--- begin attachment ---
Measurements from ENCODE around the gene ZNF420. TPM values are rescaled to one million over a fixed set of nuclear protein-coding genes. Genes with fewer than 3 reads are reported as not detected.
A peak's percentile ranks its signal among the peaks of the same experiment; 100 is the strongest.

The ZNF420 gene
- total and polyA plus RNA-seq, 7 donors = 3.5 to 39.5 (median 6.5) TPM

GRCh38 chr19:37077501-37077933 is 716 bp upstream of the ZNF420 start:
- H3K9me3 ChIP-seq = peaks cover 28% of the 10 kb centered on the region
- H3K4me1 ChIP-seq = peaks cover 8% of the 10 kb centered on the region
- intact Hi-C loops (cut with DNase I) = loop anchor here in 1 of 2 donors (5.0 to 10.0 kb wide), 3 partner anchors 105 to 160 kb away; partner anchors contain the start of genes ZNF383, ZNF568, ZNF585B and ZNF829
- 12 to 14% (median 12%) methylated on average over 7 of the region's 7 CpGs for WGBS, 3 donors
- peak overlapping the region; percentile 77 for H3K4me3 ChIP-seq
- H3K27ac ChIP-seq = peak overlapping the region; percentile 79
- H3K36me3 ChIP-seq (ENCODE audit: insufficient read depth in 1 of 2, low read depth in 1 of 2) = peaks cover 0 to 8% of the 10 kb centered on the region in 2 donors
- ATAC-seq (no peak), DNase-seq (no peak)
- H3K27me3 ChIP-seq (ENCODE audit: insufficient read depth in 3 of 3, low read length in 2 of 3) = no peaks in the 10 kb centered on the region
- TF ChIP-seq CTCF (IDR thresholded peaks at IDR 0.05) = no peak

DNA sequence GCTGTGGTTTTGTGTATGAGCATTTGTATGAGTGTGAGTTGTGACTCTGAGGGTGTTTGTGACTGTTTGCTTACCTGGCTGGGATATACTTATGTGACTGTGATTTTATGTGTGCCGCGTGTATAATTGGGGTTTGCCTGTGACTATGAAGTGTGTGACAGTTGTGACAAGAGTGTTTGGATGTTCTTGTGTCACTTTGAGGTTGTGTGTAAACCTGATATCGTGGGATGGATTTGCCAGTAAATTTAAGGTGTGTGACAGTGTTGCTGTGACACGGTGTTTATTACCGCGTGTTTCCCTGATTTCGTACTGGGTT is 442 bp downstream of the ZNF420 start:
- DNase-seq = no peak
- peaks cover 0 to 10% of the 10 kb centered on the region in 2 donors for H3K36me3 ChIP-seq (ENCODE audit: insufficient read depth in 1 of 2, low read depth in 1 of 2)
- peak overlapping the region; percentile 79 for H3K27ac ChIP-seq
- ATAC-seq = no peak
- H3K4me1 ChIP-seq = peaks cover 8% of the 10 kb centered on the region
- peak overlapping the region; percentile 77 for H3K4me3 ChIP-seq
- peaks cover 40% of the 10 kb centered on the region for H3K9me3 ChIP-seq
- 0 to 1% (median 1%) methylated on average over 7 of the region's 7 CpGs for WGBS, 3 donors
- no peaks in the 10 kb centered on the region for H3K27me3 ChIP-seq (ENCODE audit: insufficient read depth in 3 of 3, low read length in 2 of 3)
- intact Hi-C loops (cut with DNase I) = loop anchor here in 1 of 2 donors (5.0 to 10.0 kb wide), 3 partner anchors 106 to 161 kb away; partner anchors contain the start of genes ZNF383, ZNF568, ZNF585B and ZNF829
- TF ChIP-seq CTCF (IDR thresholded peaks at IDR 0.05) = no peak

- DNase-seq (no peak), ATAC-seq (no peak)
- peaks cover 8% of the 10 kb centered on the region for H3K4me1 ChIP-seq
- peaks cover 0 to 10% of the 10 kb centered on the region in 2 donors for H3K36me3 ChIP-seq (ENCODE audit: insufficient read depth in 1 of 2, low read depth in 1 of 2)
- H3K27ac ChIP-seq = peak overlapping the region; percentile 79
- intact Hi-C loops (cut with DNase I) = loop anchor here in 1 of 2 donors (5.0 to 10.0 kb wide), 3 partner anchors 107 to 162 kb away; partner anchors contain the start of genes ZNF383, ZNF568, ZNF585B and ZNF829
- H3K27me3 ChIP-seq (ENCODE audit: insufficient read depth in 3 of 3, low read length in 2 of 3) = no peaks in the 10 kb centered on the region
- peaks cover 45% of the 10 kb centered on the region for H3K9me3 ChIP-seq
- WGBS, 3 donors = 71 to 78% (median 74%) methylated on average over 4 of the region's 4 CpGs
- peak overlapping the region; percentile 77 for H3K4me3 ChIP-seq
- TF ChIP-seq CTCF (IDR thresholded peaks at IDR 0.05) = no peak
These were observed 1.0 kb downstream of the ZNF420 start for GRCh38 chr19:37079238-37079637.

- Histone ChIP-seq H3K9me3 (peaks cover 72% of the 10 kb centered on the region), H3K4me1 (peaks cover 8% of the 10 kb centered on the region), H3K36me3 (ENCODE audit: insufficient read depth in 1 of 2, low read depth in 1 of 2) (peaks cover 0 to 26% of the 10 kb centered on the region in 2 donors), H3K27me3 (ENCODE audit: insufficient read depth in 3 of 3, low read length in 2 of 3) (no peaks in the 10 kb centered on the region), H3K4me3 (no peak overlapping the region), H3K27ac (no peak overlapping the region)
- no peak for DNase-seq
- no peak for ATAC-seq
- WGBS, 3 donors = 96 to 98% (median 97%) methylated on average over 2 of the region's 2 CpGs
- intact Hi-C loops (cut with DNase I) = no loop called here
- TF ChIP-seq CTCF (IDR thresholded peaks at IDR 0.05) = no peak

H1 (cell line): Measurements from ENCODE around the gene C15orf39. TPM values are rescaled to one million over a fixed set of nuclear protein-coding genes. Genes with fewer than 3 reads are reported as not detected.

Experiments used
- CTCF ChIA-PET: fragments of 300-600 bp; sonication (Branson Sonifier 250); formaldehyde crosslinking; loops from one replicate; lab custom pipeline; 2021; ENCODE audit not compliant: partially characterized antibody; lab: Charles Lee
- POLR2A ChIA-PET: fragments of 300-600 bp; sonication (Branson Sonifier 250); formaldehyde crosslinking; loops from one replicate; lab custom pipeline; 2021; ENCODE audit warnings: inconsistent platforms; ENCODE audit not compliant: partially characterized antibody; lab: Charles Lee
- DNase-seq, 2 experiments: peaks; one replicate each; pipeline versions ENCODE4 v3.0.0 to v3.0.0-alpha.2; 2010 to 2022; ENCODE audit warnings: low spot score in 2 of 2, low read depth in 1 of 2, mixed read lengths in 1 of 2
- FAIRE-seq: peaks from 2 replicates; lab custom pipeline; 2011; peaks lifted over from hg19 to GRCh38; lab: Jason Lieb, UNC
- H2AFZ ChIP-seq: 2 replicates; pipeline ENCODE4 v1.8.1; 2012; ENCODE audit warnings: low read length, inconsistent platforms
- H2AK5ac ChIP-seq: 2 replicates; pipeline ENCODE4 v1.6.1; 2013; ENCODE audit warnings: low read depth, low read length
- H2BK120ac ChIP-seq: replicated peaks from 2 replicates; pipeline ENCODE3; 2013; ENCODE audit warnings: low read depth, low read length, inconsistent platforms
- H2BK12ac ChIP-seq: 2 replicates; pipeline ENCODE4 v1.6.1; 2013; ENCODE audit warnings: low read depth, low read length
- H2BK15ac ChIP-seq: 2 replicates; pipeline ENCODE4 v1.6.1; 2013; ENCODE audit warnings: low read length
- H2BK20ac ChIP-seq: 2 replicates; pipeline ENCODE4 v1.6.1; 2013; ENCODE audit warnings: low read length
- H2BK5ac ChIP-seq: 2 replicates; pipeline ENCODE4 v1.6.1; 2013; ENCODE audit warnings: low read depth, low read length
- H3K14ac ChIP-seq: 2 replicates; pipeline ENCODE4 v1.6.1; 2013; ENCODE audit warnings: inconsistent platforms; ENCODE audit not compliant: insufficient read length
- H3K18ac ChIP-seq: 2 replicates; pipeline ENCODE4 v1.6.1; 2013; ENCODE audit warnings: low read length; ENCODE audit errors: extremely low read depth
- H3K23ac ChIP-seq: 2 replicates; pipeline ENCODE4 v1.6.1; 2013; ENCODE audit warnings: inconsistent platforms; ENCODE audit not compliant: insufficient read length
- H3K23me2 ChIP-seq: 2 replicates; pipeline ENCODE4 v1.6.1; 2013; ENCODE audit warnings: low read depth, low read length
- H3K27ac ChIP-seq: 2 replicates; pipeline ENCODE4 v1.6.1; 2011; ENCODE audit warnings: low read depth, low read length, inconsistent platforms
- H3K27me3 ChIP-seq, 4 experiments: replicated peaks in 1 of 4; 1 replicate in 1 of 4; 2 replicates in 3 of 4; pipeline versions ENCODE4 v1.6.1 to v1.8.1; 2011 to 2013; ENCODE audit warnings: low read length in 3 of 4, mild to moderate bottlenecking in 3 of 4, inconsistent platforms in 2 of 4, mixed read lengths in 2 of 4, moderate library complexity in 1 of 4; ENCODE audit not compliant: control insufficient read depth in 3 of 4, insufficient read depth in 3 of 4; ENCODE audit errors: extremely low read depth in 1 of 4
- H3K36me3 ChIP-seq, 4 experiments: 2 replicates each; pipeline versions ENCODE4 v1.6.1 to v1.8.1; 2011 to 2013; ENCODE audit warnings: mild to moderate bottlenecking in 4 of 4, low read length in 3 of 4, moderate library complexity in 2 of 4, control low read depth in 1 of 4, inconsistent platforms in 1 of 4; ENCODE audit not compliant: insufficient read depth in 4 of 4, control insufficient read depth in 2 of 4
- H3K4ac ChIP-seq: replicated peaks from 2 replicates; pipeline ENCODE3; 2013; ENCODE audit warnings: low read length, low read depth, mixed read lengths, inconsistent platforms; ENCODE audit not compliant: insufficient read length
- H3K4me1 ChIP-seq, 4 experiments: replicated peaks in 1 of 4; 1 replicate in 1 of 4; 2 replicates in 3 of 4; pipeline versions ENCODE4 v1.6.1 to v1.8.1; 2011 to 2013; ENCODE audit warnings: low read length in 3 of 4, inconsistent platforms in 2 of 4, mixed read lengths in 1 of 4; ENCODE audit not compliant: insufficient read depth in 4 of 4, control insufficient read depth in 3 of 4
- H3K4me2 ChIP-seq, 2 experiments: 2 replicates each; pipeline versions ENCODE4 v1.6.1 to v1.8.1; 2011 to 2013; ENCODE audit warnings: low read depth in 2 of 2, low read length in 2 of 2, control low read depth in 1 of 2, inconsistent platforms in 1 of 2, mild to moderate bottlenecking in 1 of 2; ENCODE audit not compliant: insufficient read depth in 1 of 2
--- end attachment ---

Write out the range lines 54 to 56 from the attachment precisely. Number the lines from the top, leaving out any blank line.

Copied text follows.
- H2BK12ac ChIP-seq: 2 replicates; pipeline ENCODE4 v1.6.1; 2013; ENCODE audit warnings: low read depth, low read length
- H2BK15ac ChIP-seq: 2 replicates; pipeline ENCODE4 v1.6.1; 2013; ENCODE audit warnings: low read length
- H2BK20ac ChIP-seq: 2 replicates; pipeline ENCODE4 v1.6.1; 2013; ENCODE audit warnings: low read length